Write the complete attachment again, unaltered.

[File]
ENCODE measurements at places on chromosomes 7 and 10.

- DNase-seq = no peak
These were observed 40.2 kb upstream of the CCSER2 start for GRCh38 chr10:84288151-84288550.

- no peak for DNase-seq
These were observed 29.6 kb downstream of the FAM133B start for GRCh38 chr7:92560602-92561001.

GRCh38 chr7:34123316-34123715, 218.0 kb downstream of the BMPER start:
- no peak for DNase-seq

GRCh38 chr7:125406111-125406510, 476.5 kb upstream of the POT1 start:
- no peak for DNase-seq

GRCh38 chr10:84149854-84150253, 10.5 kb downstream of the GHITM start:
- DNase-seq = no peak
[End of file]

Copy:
ENCODE measurements at places on chromosomes 7 and 10.

- DNase-seq = no peak
These were observed 40.2 kb upstream of the CCSER2 start for GRCh38 chr10:84288151-84288550.

- no peak for DNase-seq
These were observed 29.6 kb downstream of the FAM133B start for GRCh38 chr7:92560602-92561001.

GRCh38 chr7:34123316-34123715, 218.0 kb downstream of the BMPER start:
- no peak for DNase-seq

GRCh38 chr7:125406111-125406510, 476.5 kb upstream of the POT1 start:
- no peak for DNase-seq

GRCh38 chr10:84149854-84150253, 10.5 kb downstream of the GHITM start:
- DNase-seq = no peak